Chapter 106 – The Reader

I knew this voice. It was him. He touched my face, his fingers slid through my skin as if absorbed like bread into broth. A dream I thought. Strange in its texture; a sensation of real yet not real, like that place between wakening and dream where you exist in another reality, where the life is as real as it can be, yet the moment you wake, it vanishes, as if it never existed at all. I have had those dreams, been in that place many times, especially when my mind is troubled or consumed by a life event that needs my thoughts for resolution.

The tips of his fingers were cold and hard, like forged iron spikes finding their way into the soft flesh of my face. Yet there was no pain, I was not afraid as might have been had it been the hard cold steel of an enemies blade. He withdrew his hand. His eyes widened, surprised, amazed. The blue of his eyes had such depth, like an ocean, full of wonder and curiosity. Filled with exhilaration and joy and the sensation of coming together with a long lost companion, a forgotten friend from days of youth. The sensation he felt also filled me, covered me like sweet thick oil, like a membrane encapsulating the two of us together, like the membrane that covers the just born lamb.

A sound slowly formed to words strung singularly then into sentences, like thoughts strung together to make a saga. I heard my name. He touched my hand with his hand and our hands melted together as two burning candles might melt together to bond at the point of touch. I heard a different voice, speaking, reading.

‘In 1237 Snorri Sturluson went to Norway to meet his friend Earl Skuli. When Snorri had been in Norway for some time news came from Iceland. The news was about The Battle at Orlygsstadir. When King Hakon heard about the battle he decided to ground all the Icelandic courtiers who were in Norway, including Snorri. He was going to keep them until he could decide if he should let them return to Iceland.’

The voice, speaking from a nether place, was telling a story about me. This story was true of course, though his reading was not from any writing of mine. Perhaps something from the quill of my nephew Saga Sturla.

‘At that time Snorri was with Earl Skuli, and he knew that Skuli was planning a revolt against the king and was going to take the king’s throne himself. Snorri, however, went home in the spring of 1239, without the king’s permission. He thought that it was not necessary to obey him, because the king would soon be dethroned.’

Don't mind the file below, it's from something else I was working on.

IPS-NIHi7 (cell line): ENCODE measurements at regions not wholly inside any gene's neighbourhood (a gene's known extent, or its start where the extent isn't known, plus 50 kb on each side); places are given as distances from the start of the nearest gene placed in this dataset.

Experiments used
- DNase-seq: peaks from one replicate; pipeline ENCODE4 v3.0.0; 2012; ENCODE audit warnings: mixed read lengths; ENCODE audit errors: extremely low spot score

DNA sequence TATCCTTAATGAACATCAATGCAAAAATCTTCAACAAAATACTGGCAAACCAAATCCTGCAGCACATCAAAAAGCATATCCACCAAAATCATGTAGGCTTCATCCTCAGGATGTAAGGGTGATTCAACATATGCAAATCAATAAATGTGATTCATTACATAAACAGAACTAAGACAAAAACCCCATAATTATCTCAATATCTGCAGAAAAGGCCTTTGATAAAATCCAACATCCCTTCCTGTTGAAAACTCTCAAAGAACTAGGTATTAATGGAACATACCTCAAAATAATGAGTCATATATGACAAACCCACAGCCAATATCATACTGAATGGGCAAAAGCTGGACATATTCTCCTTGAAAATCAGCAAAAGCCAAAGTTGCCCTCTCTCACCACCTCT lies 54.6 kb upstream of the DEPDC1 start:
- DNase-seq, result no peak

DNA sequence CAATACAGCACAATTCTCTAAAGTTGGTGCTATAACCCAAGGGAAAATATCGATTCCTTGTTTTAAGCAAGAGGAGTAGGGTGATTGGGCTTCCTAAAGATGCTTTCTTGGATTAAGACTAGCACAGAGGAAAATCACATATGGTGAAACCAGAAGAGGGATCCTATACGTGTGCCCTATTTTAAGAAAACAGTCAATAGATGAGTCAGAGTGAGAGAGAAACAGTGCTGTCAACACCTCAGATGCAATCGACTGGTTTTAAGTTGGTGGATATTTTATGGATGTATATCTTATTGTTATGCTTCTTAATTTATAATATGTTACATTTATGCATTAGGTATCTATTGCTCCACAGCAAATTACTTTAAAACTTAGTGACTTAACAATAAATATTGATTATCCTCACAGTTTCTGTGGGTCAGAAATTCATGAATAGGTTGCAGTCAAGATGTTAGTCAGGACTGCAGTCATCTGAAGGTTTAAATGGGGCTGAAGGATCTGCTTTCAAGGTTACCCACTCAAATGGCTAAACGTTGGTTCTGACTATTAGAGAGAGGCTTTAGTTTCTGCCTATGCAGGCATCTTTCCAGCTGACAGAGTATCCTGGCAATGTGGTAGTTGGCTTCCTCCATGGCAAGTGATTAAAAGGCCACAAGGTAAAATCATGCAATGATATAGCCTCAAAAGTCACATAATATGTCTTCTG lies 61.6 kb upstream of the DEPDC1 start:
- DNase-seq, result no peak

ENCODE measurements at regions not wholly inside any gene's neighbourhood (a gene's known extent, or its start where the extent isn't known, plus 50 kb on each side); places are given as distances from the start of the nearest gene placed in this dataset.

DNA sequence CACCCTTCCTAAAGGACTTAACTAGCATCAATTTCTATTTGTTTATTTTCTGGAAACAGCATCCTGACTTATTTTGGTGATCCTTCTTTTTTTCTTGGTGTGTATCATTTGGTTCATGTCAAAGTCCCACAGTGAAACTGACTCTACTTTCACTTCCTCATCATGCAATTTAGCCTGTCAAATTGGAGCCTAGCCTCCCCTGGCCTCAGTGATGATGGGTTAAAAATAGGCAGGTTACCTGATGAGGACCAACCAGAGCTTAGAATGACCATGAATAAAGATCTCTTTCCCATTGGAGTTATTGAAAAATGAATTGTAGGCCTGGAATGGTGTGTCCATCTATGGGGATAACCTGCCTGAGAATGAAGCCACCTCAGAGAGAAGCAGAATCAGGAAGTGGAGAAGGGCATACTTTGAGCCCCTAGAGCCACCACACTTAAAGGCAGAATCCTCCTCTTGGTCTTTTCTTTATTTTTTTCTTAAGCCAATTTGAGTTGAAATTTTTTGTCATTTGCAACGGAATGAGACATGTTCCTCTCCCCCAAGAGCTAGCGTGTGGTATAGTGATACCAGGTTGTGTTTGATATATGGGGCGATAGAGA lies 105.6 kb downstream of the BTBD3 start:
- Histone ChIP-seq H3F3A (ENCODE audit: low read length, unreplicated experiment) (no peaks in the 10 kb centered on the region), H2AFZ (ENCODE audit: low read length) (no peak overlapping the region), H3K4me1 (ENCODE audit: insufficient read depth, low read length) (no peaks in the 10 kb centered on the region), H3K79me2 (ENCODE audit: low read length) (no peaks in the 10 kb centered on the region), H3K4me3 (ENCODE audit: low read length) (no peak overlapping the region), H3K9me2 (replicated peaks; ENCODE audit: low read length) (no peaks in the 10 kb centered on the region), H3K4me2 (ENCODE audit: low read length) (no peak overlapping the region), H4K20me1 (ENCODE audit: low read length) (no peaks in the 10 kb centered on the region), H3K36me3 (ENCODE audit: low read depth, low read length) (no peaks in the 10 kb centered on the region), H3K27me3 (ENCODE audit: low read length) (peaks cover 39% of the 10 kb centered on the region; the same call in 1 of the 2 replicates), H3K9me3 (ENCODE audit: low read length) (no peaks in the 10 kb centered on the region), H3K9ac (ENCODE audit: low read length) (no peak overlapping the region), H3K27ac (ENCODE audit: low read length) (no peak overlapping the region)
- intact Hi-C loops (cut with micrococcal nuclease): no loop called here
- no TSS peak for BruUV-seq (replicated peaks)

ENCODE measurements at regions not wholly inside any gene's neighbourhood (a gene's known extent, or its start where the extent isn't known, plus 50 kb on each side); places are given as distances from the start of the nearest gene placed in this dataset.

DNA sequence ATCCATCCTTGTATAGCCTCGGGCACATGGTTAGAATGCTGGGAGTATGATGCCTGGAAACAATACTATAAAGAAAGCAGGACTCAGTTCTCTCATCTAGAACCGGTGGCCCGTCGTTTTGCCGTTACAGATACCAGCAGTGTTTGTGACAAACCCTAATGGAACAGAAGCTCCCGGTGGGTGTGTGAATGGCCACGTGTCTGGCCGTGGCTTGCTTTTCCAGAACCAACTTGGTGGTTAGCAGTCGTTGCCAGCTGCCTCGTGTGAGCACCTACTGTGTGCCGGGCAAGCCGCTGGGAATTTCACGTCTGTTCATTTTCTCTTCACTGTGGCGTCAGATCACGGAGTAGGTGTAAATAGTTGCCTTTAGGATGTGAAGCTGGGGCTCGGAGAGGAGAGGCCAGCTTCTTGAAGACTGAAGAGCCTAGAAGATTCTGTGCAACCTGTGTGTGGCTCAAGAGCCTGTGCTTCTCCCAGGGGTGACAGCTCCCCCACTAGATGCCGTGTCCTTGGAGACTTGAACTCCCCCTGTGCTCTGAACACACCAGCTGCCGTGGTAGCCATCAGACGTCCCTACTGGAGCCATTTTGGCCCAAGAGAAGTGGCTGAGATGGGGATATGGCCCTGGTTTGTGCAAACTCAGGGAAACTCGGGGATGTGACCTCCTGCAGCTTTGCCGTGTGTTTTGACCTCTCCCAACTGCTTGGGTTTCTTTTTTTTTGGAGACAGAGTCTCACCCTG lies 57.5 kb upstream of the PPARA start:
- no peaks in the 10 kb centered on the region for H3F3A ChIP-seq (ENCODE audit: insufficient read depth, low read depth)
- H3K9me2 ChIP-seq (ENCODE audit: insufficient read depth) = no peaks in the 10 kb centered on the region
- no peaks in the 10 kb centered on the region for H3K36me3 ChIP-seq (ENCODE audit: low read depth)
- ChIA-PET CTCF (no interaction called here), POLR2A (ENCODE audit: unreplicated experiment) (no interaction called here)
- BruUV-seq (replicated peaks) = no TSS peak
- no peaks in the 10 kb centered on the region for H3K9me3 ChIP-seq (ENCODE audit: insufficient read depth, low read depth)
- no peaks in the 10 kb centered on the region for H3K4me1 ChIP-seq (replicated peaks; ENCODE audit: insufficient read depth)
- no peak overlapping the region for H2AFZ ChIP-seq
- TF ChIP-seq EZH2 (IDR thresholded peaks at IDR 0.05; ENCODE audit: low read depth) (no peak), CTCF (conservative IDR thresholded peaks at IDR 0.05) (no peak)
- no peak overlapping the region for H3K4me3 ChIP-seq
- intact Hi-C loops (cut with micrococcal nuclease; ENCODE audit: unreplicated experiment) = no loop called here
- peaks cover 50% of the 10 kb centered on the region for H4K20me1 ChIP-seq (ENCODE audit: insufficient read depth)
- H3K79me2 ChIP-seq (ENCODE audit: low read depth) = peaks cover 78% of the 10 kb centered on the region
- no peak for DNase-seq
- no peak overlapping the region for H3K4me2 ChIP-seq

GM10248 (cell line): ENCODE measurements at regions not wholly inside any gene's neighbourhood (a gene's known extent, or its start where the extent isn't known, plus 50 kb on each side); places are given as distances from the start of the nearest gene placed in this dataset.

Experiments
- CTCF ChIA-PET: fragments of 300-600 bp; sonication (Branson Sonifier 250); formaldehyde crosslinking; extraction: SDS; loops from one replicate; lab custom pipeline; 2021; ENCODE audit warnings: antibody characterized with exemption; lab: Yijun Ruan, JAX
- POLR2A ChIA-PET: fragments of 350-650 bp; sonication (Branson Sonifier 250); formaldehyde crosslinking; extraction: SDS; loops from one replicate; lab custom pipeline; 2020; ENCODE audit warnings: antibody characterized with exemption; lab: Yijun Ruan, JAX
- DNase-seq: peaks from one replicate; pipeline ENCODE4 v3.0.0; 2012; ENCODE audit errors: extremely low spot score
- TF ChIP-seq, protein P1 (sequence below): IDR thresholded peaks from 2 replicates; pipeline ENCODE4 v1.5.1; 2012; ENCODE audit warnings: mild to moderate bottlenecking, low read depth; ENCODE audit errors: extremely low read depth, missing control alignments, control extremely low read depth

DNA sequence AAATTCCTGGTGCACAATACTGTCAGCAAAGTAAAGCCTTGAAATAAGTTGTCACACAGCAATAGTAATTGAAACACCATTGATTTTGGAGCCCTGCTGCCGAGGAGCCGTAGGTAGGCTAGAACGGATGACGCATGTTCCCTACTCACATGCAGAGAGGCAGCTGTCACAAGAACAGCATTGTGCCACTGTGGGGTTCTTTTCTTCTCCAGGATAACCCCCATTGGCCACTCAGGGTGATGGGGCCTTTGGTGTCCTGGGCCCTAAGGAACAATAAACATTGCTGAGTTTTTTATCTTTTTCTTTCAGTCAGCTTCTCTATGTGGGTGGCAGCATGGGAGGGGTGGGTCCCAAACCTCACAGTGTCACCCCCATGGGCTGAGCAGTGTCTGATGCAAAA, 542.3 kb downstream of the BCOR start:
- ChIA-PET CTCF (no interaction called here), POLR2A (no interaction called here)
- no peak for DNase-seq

Yes, it is true that I thought Skuli would take the crown from Hakon. I was deluded, of course, because of my friendship and alliance with Skuli. I knew that I should not take sides in their conflict, that no good could come from it, but I had my own ambitions. My path to be King of my Iceland could only come with the support of Norway. It was the only way I believed available to quell all the civil conflicts in my land. Chieftains against chieftains, many against me, many stood with me, but not enough. I see now that I chose the wrong side to align with. I should have known better, but Skuli was experienced, shrewd, and had many behind him. But I underestimated the vast support that young Hakon had, because of the legitimacy of his claim, his birthright.

‘One year later Skuli’s revolt proved to be unsuccessful and he got killed by the king’s men. Then it was time for the king to punish Snorri, who had left the country and probably been Skuli’s co-conspirator. The king wrote to Gissur Thorvaldsson who was his courtier and told him that Snorri had betrayed him and asked Gissur to kill Snorri.’

Kill me? Gissur, my own son-in-law? Whose voice was telling this story. A small square of parchment appeared in my hand. It was inscribed with runes. They made little sense to me, though I felt a spear of ice in my belly at seeing the runes for danger and death. All a mysterious dream, what did it mean?


The face of the troll appeared before me, as clear as if the beast were in my presence. Eyes blinked slowly, looked past me, and were filled with a malevolence that didn’t belong to it, as if it were possessed, under the spell of a malignant force from beyond. Loki perhaps.

I reached out, touched his hand, and saw his future.

“It comes for you,” I said. “The troll. Do not be deceived by the sweet nectar, it is a poison potion.”

I pointed to the troll’s face.

“Can’t be,” he said. “It is not time.”

The darkness that surrounded he and I in this place dissolved like clouds clearing in the sky. I saw him as clear as if he were right before me, as if a play upon a stage was acting out right before my eyes. He lay upon a strange bed. The troll came to him bearing a bowl of brown drink. The troll spoke. I could not tell if the creature was male or female. It’s eyes were red, they spun in circles.

‘Drink this, it will help you sleep,’ the troll said. It handed the bowl of sweet brown nectar to him.

‘What is that?’ he asked.

‘It is your medicine,’ the troll said.

It struck me that this was poison medicine.

‘I do not take medicine,’ he said. ‘I am not sick.’

He did not look like an ill man to me.

‘It will help you sleep,’ the troll said. ‘Your last sleep.’

‘My birthday,’ he said.

‘God asked me to help you sleep, so your pain and suffering can be eased.’

‘It’s not time yet,’ he said.

The troll smiled, sharp pointed teeth from a mouth as wide as its face. Its red eyes turned to deep black pools; its breathing slowed as if the troll calmed. It sat beside him taking his hand in its hand, which was not a hand but the paw of a beast, covered in bulbous warts and long spiked claws protruding from its thick fingers. It smiled and spoke so quietly that I could not hear the words, telling a story as a parent might tell a story to a child to send it into sleep.

He lifted his arm to cover his head and said twice ‘do not strike, do not strike.’

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